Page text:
He is falling off the edge.
Calls are growing among Republicans for love-struck South Carolina Gov. Mark Sanford to resign. As of Tueday night, 10 conservative Republican state senators had called for Sanford, who admitted an extramarital affair last week and added more details. Tuesday, to step aside. Until Sanford’s trip last month to Argentina to visit his girlfriend, the governor had been considered a rising GOP star.
He has fallen hard, far and fast.
In a letter late Tuesday, six lawmakers wrote: “The bottom line is that the Governor’s private matters should remain private, but his deception and negligence make it impossible for us to trust him, and for him to govern in the future.” Senate Majority Leader Harvey Peeler, who initiated the letter, raised questions about his mental state. “There’s just no way he’ll be able to continue as governor,” he said, expressing concerns about Sanford’s accounts of his extramarital activities. “I’m really concerned about his mental well being.”
Maybe his private matters should remain private, but he keeps confessing to a longer list of sins. And he seems to be unhinged.
Peeler told CNN that the governor “has lost his ability to lead, and I’m afraid he has lost his ability to function as a man. He is sitting all alone in that big governor’s mansion, totally alone,” Peeler continued. “It’s about leadership and moving forward and it’s time for him to resign.”
He really seems lost.
Hugh Leatherman, Thomas Alexander, Paul Campbell, Jake Knotts, Larry Martin and William O’Dell also signed the letter. Earlier, GOP state Sen. Larry Grooms said the governor has “lost the moral authority to lead our state, so he needs to step down for the good of our state.”
This morning, U.S. Sen. Jim DeMint, a South Carolina Republican, didn’t call for Sanford’s resignation, but suggested we stay tuned. “Mark and I are good friends and good friends with Jenny. It’s tragic for their family. It’s very bad for our state,” he said in an interview with Fox News. “We have high unemployment — a lot of challenges, right now, and we need strong leadership. So this comes at a very bad time.”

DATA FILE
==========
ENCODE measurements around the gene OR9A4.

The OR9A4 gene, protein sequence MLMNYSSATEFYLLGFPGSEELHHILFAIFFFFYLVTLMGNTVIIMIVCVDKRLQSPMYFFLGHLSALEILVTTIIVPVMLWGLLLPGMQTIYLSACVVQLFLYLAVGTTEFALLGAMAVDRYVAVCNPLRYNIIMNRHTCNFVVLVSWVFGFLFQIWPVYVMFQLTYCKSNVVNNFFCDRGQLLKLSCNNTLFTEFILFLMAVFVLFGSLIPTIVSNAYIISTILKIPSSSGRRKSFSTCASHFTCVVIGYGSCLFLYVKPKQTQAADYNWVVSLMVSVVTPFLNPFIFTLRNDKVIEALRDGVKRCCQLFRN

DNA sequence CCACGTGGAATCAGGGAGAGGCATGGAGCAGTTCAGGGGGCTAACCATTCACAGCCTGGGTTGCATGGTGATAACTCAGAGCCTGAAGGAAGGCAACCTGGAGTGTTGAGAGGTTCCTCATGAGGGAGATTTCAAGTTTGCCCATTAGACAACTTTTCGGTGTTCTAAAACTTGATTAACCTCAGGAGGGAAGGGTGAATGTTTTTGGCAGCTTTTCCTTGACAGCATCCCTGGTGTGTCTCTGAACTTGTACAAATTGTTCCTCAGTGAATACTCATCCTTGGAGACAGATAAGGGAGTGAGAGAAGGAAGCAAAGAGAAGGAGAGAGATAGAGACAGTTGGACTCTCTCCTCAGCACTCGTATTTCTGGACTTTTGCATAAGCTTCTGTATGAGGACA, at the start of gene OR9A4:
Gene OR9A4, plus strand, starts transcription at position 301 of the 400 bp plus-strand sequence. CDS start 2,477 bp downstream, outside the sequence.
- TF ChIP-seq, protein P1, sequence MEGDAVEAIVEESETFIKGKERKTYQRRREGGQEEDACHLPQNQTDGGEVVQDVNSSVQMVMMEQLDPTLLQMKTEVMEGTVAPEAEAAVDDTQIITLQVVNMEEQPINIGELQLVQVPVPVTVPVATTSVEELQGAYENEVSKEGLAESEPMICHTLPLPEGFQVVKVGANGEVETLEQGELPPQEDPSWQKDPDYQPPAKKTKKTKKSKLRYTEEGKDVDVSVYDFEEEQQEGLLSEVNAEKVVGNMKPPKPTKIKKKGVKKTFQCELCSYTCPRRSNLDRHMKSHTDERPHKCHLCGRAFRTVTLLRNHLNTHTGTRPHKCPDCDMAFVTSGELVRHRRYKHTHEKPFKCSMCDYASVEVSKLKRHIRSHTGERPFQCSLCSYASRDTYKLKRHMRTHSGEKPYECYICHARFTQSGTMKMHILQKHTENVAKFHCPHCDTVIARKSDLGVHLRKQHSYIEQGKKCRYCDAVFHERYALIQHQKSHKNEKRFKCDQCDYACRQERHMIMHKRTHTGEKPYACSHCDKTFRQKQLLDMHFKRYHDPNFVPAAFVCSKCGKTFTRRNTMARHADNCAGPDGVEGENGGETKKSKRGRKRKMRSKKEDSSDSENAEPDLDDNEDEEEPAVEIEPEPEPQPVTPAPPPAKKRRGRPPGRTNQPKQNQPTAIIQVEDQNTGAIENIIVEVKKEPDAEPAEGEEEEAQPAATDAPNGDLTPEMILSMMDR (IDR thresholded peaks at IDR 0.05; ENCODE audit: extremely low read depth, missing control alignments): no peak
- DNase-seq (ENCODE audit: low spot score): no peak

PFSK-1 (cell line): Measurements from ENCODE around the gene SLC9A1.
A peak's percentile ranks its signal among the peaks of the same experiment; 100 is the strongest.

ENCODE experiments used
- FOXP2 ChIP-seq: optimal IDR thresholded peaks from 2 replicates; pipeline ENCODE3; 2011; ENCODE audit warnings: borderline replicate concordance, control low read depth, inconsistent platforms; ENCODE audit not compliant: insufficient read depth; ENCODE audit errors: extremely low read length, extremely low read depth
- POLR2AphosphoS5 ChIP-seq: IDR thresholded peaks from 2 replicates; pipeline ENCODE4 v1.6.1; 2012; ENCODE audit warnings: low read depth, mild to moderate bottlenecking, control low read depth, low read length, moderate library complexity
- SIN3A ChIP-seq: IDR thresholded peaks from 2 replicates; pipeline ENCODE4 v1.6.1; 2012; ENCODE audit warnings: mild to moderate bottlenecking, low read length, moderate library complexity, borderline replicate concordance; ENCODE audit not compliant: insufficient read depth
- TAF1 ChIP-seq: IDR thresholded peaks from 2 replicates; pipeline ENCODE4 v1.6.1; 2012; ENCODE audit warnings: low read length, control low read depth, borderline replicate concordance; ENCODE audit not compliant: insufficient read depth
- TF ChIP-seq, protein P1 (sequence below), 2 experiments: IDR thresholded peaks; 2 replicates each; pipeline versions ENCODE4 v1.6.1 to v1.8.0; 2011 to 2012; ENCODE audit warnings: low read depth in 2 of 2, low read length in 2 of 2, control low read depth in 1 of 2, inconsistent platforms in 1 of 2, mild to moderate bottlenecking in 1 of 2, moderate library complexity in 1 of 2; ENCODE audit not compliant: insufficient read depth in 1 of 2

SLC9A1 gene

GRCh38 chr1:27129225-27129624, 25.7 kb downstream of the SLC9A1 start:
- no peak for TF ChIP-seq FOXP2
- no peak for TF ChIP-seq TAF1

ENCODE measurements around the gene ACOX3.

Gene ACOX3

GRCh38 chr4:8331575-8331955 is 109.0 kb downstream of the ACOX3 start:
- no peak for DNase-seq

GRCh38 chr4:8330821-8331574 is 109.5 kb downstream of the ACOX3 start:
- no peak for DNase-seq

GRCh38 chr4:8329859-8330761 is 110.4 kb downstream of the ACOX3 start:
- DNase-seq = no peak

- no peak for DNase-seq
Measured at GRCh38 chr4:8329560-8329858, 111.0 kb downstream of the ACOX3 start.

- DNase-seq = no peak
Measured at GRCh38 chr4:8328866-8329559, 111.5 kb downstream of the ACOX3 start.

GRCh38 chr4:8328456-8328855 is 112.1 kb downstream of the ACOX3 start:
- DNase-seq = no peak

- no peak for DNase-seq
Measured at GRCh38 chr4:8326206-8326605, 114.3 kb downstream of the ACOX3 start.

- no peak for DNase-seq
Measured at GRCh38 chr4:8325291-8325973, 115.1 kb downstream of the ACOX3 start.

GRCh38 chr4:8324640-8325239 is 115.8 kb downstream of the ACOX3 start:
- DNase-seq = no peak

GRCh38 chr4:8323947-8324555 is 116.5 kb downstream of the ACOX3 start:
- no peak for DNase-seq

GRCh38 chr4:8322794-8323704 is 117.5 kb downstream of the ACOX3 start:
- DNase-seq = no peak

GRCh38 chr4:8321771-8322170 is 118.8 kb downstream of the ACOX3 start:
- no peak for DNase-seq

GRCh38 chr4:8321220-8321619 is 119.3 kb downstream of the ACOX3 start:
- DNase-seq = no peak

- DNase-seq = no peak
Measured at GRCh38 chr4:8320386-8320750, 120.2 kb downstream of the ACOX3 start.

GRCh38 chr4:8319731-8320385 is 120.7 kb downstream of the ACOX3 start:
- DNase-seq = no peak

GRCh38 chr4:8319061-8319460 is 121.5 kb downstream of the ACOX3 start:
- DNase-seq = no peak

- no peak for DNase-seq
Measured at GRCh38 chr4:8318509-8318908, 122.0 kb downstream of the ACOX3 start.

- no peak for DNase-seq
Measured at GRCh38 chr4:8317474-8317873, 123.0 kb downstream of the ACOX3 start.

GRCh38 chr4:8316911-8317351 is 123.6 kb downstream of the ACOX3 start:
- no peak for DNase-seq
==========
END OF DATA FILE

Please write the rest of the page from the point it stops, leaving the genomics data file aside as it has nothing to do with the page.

Well, what would have been a good time for the Governor to 'fess up to cheatin' on his wife and family repeatedly?
DeMint said Sanford had “dropped the flag” for the conservative movement, adding: “The rest of us have to get up and go on. A lot of us are talking to him behind the scenes in hopes that he’ll make the right decision about what needs to be done.”
Dropped the conservative flag? How about the religious, moral and marital?
Another story details the Guv's dalliances, and his gamble.
After days of assuring the public he was firmly in control after admitting a scandalous affair, South Carolina Gov. Mark Sanford detailed other encounters with his Argentine "soul mate," dalliances with women before her, and his struggle to salvage his 20-year marriage.
"I don't want to blow up my time in politics," he told the AP. "I don't want to blow up future earning power, I don't want to blow up the kids' lives. I don't want to blow up 20 years that we've invested. But if I'm completely honest, there are still feelings in the way. If we keep pushing it this way, we get those to die off, but they're still there and they're still real."
His logic is twisted, reflecting his mental state.
He insists he can fall back in love with his wife, Jenny, even as he witnesses his "own political funeral." Sanford detailed more encounters with his mistress than he had disclosed during a rambling, emotional news conference last week. The new revelations Tuesday led the state attorney general to launch an investigation of Sanford's travels to check on taxpayer money.
He's out of control. Poor kids.